The way in which the Dedicated Schools Grant, one of the main components of school funding, is calculated is changing. The Department for Education says that, for the first time in a decade, funding will be based on pupil characteristics rather than historic levels of spending. With additional guidance recently brought out on this recently, Schools Week takes a look at what the changes mean.

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The Dedicated Schools Grant (DSG) is changing and this matters for both maintained schools and academies. The DSG is the core of funding given to local authorities, and is then distributed on to maintained schools in their patch. For academies, the amount of Dedicated Schools Grant a local area receives feeds into the formula which determines how much cash an academy gets through one of their main streams of revenue funding – the School Budget Share.

The changes take effect from April 2015 for maintained schools and September 2015 for academies. These reforms do not affect the Pupil Premium or universal infant free school meals grants that schools receive, or academies’ Education Services Grant – the rates for these will be announced separately by the DfE.

So, what is the Dedicated Schools Grant?

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As you can see in graphic B (right), the DSG is made up of three blocks: the schools block, the high needs block and the early years block. Only the schools block is changing right now. (High needs changes have already happened and early years is still being reviewed).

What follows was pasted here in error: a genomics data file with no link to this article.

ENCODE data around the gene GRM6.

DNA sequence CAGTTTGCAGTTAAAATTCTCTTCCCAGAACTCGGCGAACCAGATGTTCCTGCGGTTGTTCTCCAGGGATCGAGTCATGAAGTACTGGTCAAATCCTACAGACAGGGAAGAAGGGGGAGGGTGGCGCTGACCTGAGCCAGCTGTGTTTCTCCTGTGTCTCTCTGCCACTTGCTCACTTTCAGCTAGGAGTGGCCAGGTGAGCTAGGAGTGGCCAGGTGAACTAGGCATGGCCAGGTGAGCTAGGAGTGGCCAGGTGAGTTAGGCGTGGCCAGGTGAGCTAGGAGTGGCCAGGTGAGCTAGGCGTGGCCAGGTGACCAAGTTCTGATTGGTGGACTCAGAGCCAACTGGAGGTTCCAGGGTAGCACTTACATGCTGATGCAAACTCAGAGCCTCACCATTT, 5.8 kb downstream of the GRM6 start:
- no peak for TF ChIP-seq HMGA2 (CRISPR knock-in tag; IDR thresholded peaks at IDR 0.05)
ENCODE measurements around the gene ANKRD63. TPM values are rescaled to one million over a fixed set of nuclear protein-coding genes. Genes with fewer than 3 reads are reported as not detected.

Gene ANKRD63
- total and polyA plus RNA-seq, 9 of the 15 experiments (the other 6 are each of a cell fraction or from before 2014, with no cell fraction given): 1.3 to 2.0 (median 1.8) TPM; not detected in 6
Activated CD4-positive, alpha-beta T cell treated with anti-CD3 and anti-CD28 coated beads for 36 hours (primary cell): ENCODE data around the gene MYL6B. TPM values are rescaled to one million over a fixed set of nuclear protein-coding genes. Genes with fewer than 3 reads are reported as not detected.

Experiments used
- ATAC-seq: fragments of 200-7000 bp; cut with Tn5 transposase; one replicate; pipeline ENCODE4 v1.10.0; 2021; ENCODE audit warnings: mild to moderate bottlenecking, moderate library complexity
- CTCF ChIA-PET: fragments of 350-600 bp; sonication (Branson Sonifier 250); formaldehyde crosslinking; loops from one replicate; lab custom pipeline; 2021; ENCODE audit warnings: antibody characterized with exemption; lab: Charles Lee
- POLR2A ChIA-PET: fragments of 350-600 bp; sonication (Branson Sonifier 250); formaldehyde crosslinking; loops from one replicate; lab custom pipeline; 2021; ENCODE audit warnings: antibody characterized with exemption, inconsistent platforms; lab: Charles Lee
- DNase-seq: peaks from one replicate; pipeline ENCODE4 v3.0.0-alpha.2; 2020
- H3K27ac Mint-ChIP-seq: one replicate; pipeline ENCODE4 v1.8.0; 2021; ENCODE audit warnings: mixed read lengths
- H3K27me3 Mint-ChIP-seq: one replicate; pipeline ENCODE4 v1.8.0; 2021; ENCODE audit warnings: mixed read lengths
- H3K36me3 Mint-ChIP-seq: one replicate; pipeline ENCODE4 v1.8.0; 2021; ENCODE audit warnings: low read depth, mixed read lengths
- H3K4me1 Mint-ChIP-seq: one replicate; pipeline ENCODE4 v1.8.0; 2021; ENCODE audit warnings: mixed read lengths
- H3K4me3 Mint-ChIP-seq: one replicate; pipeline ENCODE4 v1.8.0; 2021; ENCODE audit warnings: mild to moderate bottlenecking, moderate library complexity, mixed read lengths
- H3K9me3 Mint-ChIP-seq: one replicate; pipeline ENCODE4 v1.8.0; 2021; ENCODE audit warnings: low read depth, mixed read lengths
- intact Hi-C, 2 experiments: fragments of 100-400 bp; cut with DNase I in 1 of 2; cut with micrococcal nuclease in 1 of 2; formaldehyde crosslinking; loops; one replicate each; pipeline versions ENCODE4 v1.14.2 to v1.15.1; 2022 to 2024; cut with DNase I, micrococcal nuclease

Academies do receive money from the DSG but it goes through a rather circular route. The changes to DSG will affect an academies ‘school budget share’ but not its education services grant.

Local authorities receive the Dedicated Schools Grant for all maintained schools and most academies in their areas. In some cases, in 2015/16 the amount of funding which local authorities will get through the DSG will be increased (because of Fairer Schools Funding changes – I’ll explain these next week but the map (below) gives a preview).

Each local authority has a ‘schools forum’ with which it makes decisions on local school funding. These forums feature one or more academy representatives, and the DfE says they are increasingly being chaired by academy heads.

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School forums are consulted on regarding a local formula, where 14 variables, covering things such as deprivation and pupil mobility, are set, and determine how schools are funded across the local area. (We will come back to this in week 3).

In the case of maintained schools, when applied to the characteristics of their pupils, this formula determines how much they will receive from the local authority.

For the majority of academies, once the amount which they would receive according to the local formula has been calculated, this is recouped from the local authority by the Education Funding Agency (subject to a recoupment adjustment). Academies are then funded by the Education Funding Agency based on the recoupment amount.

Around 10 per cent of academies are ‘non-recoupment academies’, and have to date been excluded from the Dedicated Schools Grant which local authorities receive. From 2015/16, they will
be brought into this process, so local authorities could see an increase in the Dedicated Schools Grant they receive as a result, but also an increase in recoupment.

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Philip Nye is a former auditor at the National Audit Office